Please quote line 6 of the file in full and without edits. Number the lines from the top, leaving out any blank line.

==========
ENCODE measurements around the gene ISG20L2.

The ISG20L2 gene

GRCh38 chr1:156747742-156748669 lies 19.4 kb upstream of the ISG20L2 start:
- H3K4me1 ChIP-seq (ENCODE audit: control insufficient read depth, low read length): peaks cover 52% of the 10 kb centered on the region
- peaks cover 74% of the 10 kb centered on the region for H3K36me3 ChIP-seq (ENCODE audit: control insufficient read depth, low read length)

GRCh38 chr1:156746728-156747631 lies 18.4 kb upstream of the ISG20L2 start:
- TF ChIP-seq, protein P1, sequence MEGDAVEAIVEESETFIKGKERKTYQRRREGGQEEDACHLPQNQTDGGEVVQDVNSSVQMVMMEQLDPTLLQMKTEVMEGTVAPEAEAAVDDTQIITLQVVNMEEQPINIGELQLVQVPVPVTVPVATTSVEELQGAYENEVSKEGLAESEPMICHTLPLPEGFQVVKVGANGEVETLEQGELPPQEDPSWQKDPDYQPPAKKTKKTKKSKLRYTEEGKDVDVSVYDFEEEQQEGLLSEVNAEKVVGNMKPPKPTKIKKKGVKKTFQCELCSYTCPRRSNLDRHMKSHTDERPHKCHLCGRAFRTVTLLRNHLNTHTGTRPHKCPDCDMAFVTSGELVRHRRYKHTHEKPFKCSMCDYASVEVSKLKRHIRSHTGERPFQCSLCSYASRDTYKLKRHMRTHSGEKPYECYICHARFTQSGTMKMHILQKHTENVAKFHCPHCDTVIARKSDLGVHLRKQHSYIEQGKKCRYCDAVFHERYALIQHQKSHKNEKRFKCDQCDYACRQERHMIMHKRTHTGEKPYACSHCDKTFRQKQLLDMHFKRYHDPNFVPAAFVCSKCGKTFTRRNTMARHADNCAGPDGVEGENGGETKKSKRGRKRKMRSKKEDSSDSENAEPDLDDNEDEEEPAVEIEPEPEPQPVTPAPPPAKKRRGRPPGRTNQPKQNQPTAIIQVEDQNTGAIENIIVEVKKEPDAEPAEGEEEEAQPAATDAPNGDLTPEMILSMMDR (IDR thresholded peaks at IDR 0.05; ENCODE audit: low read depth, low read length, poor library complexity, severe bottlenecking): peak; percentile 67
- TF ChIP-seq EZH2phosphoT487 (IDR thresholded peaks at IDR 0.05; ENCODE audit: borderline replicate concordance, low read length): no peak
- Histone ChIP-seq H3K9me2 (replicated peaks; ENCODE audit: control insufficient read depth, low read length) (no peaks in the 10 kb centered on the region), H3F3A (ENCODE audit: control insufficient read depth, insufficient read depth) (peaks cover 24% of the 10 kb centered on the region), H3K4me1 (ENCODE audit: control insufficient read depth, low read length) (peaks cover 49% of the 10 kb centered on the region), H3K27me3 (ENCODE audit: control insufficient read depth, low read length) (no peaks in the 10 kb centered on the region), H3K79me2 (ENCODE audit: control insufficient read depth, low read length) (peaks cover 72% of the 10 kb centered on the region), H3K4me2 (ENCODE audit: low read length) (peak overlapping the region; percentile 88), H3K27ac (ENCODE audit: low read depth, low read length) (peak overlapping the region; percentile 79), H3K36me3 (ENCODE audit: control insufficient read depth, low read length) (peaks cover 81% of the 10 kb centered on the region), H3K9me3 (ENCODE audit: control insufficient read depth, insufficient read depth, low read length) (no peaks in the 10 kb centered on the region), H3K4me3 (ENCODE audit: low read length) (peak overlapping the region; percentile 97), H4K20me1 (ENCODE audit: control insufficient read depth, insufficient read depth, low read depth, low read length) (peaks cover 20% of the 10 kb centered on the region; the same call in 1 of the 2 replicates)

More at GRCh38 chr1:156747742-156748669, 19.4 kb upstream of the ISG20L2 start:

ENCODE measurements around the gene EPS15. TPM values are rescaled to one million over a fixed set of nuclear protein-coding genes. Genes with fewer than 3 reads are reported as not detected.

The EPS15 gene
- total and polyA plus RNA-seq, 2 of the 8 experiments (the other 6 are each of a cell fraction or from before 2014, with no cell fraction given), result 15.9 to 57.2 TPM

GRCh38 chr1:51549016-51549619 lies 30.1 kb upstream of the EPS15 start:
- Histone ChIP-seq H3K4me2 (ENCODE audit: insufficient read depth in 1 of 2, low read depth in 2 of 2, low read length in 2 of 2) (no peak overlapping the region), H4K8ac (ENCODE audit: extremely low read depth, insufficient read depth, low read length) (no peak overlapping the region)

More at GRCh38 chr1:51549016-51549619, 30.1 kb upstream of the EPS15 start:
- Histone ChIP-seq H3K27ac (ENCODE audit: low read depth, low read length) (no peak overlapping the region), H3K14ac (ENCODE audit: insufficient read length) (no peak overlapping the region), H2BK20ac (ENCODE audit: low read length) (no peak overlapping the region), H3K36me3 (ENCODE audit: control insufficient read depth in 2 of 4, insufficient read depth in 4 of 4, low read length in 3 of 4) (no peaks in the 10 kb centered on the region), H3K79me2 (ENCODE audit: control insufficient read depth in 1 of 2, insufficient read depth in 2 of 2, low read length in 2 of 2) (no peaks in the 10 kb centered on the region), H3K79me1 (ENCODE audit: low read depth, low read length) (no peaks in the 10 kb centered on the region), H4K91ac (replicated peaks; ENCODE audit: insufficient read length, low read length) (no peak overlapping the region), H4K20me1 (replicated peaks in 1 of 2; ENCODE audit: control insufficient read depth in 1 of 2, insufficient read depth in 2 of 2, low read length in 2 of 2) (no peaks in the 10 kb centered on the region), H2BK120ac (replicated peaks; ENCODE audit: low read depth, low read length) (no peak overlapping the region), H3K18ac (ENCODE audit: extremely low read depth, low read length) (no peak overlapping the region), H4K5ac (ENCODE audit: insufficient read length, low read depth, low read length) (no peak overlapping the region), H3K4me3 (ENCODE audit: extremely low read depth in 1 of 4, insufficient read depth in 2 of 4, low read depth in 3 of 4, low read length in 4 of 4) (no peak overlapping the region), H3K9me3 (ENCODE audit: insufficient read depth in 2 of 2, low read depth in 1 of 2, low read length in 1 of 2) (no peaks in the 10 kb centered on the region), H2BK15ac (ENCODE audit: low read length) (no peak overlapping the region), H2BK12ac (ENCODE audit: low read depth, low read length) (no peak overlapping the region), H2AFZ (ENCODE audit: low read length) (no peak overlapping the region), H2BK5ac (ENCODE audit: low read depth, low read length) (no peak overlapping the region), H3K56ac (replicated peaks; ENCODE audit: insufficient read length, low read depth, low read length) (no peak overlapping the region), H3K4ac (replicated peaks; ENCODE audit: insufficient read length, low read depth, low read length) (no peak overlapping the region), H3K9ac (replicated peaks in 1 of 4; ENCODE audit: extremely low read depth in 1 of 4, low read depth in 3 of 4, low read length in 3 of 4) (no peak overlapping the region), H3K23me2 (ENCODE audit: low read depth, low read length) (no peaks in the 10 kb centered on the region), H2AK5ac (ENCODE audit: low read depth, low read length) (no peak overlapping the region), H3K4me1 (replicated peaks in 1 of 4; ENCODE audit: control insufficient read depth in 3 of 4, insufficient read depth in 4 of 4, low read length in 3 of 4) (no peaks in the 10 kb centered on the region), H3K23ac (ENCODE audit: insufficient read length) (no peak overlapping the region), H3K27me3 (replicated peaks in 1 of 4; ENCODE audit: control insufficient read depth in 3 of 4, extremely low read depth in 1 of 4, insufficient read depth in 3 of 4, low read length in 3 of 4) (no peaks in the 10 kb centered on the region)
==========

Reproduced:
GRCh38 chr1:156746728-156747631 lies 18.4 kb upstream of the ISG20L2 start: